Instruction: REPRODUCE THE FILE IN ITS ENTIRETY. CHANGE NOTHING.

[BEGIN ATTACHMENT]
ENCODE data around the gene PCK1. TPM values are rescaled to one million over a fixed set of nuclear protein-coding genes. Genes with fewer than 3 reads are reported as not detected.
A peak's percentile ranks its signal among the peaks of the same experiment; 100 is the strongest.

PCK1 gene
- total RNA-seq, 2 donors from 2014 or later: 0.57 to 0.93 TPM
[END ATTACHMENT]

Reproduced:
ENCODE data around the gene PCK1. TPM values are rescaled to one million over a fixed set of nuclear protein-coding genes. Genes with fewer than 3 reads are reported as not detected.
A peak's percentile ranks its signal among the peaks of the same experiment; 100 is the strongest.

PCK1 gene
- total RNA-seq, 2 donors from 2014 or later: 0.57 to 0.93 TPM